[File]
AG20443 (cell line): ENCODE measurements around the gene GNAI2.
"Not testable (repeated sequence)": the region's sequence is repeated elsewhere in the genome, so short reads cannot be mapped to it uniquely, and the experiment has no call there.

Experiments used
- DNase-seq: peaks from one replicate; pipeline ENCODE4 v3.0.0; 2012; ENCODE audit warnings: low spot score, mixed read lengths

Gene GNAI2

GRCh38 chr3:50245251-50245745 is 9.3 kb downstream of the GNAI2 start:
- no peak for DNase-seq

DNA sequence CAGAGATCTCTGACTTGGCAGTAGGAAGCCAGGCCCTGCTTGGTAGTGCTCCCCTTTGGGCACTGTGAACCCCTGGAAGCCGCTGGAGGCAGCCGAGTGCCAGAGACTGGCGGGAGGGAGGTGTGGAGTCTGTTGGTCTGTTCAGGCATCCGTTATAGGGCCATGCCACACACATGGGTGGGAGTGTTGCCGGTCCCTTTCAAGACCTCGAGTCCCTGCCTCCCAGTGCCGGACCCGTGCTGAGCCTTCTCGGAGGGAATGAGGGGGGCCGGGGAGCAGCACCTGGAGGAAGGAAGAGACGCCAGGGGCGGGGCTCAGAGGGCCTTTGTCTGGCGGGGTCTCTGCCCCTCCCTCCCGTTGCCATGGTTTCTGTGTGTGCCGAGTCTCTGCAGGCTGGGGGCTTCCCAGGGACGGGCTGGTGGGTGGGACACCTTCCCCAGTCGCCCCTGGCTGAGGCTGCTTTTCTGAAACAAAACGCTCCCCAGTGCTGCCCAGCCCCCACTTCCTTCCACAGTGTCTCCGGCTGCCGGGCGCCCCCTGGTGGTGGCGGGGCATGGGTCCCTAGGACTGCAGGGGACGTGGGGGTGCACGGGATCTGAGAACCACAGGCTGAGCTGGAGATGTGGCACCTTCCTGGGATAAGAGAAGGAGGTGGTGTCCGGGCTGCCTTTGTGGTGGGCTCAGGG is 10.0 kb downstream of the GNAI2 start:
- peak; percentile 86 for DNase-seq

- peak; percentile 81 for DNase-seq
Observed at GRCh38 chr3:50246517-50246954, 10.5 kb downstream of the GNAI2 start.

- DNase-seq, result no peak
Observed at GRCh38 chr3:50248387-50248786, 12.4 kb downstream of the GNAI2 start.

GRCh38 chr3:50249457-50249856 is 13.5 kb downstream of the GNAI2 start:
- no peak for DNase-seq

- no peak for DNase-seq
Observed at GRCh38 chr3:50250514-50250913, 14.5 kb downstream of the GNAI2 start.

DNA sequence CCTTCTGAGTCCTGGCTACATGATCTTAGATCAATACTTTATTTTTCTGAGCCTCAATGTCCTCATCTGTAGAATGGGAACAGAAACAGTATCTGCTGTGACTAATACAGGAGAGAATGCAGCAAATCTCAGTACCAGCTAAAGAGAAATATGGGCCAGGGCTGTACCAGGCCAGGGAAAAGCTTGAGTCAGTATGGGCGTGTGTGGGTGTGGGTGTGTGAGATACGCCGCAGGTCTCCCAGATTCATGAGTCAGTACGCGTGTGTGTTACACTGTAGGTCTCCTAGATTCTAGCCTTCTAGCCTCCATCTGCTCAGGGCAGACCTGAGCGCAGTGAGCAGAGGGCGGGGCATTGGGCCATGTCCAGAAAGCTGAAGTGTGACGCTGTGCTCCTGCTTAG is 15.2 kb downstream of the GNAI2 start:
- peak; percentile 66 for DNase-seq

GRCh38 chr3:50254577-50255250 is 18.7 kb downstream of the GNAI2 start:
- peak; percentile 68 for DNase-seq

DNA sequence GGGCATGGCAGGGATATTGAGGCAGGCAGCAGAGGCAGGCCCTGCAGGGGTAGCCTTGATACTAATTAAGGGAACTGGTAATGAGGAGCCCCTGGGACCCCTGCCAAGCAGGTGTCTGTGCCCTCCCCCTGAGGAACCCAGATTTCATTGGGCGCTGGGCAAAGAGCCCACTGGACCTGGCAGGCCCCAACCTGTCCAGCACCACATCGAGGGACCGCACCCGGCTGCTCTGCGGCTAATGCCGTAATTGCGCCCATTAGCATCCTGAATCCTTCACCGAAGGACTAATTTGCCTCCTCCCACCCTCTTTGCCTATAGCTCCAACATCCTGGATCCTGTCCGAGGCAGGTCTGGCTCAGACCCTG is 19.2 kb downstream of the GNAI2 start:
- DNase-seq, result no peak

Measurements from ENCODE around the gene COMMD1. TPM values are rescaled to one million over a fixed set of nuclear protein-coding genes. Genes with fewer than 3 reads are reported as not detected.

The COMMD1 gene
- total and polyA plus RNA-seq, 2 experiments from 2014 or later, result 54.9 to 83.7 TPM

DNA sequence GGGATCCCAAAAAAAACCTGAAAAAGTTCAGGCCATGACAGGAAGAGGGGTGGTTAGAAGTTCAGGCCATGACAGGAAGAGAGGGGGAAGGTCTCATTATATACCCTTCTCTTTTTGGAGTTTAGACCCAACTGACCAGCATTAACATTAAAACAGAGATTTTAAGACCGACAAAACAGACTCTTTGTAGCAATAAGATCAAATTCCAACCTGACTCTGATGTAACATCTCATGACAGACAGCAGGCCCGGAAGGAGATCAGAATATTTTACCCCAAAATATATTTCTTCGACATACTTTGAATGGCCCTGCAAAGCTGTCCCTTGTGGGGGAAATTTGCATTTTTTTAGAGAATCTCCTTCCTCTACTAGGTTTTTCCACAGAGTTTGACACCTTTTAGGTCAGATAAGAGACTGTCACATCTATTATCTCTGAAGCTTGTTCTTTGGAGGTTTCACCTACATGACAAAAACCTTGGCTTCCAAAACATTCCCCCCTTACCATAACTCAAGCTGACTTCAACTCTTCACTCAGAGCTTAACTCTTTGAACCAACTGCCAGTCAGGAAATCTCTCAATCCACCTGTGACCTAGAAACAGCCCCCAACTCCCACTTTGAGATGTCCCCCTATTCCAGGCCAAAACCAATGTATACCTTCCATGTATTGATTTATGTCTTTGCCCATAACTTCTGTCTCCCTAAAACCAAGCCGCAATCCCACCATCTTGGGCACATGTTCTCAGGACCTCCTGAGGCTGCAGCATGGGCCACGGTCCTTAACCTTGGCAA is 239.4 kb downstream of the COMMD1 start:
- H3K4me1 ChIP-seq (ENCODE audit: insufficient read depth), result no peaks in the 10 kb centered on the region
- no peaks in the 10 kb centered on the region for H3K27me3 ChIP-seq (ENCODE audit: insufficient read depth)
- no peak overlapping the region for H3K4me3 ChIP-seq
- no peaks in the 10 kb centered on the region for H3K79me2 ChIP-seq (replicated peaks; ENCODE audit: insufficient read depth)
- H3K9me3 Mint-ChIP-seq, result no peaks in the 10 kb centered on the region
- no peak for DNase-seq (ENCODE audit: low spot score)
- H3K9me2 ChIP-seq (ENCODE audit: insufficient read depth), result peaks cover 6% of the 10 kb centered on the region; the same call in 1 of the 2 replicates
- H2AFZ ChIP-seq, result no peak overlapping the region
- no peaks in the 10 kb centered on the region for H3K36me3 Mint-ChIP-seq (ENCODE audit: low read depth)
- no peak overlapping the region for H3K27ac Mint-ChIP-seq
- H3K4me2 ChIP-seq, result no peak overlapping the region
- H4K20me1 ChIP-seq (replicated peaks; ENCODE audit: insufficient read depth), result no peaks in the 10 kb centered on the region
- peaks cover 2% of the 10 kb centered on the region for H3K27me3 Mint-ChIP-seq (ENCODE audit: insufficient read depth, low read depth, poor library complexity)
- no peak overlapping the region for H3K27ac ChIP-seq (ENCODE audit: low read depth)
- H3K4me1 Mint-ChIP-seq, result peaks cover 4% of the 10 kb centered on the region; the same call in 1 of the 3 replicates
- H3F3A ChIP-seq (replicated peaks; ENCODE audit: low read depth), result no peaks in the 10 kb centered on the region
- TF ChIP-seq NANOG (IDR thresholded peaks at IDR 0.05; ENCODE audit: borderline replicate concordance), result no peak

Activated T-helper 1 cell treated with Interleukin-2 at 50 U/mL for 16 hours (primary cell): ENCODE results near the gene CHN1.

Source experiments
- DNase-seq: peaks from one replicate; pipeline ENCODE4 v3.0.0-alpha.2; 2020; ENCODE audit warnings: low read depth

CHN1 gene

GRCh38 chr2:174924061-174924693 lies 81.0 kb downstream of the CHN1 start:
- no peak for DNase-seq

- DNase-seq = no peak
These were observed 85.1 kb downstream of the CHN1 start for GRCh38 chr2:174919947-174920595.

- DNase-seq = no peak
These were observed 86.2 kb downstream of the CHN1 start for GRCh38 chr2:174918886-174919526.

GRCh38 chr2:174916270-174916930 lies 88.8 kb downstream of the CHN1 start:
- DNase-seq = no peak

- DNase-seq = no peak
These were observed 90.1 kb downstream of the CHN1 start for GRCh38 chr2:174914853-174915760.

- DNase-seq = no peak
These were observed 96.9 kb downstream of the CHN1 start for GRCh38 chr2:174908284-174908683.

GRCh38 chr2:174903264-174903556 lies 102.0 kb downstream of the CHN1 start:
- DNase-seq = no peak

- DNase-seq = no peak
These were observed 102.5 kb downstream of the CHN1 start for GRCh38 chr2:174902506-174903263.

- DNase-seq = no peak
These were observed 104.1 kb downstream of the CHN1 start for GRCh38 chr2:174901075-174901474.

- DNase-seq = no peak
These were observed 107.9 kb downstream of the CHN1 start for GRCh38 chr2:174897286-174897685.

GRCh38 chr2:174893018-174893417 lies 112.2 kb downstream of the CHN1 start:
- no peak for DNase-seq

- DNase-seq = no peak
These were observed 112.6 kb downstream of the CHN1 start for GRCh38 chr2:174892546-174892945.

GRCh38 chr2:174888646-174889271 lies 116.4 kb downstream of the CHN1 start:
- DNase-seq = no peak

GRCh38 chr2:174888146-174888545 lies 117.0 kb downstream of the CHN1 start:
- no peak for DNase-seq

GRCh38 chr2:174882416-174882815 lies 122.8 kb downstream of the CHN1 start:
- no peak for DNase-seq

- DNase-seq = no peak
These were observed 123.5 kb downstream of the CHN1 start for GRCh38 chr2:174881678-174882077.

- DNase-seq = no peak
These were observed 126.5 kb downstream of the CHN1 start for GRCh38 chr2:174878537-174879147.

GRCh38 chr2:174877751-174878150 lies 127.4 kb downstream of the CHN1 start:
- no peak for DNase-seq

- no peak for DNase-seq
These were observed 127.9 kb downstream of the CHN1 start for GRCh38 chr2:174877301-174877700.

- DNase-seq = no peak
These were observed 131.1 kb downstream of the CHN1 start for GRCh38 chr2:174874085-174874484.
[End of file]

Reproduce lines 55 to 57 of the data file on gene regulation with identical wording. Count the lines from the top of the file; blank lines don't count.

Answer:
GRCh38 chr2:174916270-174916930 lies 88.8 kb downstream of the CHN1 start:
- DNase-seq = no peak

- DNase-seq = no peak